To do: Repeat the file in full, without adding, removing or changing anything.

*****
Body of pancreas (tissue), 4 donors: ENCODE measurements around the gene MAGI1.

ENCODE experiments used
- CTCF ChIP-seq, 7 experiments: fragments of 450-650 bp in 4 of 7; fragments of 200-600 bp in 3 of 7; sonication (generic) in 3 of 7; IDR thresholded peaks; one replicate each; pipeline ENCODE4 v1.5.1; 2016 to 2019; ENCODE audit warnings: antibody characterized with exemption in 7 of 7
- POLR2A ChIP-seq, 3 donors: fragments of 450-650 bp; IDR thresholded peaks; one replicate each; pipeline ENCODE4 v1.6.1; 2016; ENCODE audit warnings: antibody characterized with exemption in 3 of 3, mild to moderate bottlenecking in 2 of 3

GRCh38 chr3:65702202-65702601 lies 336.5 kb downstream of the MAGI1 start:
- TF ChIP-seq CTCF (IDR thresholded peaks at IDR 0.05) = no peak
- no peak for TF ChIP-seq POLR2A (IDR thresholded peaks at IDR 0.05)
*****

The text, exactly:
Body of pancreas (tissue), 4 donors: ENCODE measurements around the gene MAGI1.

ENCODE experiments used
- CTCF ChIP-seq, 7 experiments: fragments of 450-650 bp in 4 of 7; fragments of 200-600 bp in 3 of 7; sonication (generic) in 3 of 7; IDR thresholded peaks; one replicate each; pipeline ENCODE4 v1.5.1; 2016 to 2019; ENCODE audit warnings: antibody characterized with exemption in 7 of 7
- POLR2A ChIP-seq, 3 donors: fragments of 450-650 bp; IDR thresholded peaks; one replicate each; pipeline ENCODE4 v1.6.1; 2016; ENCODE audit warnings: antibody characterized with exemption in 3 of 3, mild to moderate bottlenecking in 2 of 3

GRCh38 chr3:65702202-65702601 lies 336.5 kb downstream of the MAGI1 start:
- TF ChIP-seq CTCF (IDR thresholded peaks at IDR 0.05) = no peak
- no peak for TF ChIP-seq POLR2A (IDR thresholded peaks at IDR 0.05)